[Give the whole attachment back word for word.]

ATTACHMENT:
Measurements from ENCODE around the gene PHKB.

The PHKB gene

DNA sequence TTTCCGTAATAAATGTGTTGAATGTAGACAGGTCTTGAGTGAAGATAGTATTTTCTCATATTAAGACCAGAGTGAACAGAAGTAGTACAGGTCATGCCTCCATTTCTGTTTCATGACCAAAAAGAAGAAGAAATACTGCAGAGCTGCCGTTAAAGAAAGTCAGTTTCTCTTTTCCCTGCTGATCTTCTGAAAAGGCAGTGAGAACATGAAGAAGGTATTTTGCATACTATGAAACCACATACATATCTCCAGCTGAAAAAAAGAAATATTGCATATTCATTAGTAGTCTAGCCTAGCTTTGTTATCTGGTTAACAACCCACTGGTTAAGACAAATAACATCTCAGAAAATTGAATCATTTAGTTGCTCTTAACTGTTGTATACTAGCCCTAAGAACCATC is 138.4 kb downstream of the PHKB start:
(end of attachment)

Measurements from ENCODE around the gene PHKB.

The PHKB gene

DNA sequence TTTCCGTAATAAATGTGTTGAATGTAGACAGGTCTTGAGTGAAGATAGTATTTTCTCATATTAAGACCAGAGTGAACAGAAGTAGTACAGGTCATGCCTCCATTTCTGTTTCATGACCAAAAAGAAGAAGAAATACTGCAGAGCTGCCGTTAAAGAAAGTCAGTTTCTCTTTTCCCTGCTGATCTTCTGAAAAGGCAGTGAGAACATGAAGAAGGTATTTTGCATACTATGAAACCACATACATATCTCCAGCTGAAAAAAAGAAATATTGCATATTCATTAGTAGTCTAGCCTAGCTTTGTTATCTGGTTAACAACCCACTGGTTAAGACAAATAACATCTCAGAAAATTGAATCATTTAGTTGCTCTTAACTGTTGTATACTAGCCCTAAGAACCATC is 138.4 kb downstream of the PHKB start: